When young secular rights activists tried to defy a law issued by Egypt’s military-backed authorities to restrict protests, police put on a show of force and dispersed them in minutes.
Riot police massed outside parliament in late November, aiming water hoses at the dozens of protesters crammed on a narrow Cairo pavement. An armoured vehicle fired teargas at those who had not run away. Policemen grabbed organisers, thrashed them and hauled them into the parliament grounds.
“They were extremely aggressive and violent,” says Nazli Hussein, one of more than 20 women subjected to beatings before being dumped in the desert that night. “We are going back to rule by a terrifying state. They are entrenching a frightening, repressive state.” Six months after the popularly backed military coup on July 3 that overthrew the Islamist Mohamed Morsi, Egypt’s first elected president, the country appears to be sliding back into full-scale authoritarianism with power reverting to the army leadership and the security services clamping down on dissent.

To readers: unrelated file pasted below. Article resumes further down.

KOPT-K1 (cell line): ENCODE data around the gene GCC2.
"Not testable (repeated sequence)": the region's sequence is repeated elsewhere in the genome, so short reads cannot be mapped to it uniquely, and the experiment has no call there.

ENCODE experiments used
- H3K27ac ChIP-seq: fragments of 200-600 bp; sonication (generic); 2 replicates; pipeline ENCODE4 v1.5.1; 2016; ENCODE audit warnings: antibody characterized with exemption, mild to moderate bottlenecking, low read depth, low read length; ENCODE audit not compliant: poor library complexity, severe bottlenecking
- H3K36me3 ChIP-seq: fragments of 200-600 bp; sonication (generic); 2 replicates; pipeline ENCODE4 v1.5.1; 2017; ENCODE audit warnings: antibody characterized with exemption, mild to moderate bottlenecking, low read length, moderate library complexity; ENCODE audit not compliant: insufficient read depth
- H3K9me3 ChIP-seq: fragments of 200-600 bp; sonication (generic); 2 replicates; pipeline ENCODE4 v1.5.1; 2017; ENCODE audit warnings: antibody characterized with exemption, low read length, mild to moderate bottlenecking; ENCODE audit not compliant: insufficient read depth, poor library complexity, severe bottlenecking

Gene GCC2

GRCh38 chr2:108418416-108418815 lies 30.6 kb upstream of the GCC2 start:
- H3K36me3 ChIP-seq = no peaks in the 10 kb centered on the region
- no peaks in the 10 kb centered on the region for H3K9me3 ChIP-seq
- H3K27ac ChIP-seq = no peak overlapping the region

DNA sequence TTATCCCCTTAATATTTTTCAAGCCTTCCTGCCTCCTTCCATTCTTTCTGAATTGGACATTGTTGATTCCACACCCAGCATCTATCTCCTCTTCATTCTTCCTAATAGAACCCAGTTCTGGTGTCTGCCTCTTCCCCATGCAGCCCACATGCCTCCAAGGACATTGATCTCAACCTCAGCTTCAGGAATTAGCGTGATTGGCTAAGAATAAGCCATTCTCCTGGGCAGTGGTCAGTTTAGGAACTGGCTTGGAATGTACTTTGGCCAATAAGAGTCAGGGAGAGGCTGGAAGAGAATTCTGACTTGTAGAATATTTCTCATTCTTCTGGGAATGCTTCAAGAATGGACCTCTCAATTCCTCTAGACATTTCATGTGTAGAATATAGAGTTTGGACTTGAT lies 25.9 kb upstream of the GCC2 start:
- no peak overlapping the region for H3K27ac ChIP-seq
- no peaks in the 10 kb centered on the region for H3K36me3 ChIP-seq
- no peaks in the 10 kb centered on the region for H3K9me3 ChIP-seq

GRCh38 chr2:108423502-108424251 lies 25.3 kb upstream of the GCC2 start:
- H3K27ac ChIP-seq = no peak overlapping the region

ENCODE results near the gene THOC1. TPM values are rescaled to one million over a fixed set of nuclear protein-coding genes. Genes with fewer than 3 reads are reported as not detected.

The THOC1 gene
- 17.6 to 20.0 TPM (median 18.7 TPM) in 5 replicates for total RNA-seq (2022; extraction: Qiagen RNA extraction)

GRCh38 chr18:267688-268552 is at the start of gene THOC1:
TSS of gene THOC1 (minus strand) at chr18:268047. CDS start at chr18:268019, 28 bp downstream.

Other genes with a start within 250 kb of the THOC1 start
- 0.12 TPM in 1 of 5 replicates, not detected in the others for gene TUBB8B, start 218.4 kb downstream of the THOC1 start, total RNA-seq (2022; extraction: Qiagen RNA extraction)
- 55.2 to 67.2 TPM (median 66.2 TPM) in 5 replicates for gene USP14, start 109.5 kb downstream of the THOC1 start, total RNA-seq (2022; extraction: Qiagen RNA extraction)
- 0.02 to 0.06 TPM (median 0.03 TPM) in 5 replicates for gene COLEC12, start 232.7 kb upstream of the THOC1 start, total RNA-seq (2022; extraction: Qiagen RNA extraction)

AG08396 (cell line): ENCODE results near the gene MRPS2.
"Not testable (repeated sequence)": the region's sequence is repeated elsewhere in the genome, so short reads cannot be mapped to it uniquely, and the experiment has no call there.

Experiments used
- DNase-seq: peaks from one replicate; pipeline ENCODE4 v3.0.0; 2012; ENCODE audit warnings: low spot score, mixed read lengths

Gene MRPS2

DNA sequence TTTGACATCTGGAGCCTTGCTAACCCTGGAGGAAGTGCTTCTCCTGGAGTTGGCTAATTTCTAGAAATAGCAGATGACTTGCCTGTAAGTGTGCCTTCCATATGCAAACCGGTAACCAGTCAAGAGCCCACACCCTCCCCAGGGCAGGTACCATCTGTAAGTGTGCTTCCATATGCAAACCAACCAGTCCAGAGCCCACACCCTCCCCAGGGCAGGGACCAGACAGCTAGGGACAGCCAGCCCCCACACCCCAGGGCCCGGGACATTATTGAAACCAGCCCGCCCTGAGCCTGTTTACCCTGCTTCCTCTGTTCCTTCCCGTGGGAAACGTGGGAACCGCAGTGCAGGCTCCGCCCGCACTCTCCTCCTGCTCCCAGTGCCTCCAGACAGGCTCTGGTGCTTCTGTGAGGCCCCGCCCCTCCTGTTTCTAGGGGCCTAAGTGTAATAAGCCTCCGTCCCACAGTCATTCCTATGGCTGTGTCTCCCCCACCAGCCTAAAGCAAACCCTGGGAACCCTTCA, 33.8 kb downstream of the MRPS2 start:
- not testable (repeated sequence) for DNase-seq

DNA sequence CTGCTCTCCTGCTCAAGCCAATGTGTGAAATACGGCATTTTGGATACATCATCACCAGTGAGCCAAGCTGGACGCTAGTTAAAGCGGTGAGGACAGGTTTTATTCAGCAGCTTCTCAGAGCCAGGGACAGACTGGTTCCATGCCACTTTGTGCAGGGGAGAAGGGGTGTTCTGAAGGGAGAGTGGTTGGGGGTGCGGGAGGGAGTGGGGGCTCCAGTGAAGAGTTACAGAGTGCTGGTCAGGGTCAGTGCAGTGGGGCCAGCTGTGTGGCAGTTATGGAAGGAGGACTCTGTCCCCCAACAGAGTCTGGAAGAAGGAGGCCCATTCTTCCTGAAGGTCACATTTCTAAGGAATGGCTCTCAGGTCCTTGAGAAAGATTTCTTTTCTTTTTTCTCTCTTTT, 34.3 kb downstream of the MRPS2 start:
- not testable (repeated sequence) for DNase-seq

Yet again in the throes of an often violent transition, Egypt seems to have turned full circle since the January 2011 uprising that ended the autocratic rule of Hosni Mubarak and ignited hopes of a democratic future. Once again, the security agencies are resurgent, thousands of Islamists are in prison and the democracy activists who launched the revolution are harassed and branded foreign agents and saboteurs. To many, Mr Mubarak may be out of the picture, but “Mubarakism” is staging a comeback.